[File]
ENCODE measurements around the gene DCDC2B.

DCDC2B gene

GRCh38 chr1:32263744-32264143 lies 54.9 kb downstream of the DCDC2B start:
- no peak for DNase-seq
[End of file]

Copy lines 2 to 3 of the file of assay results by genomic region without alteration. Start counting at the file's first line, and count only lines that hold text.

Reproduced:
DCDC2B gene

GRCh38 chr1:32263744-32264143 lies 54.9 kb downstream of the DCDC2B start: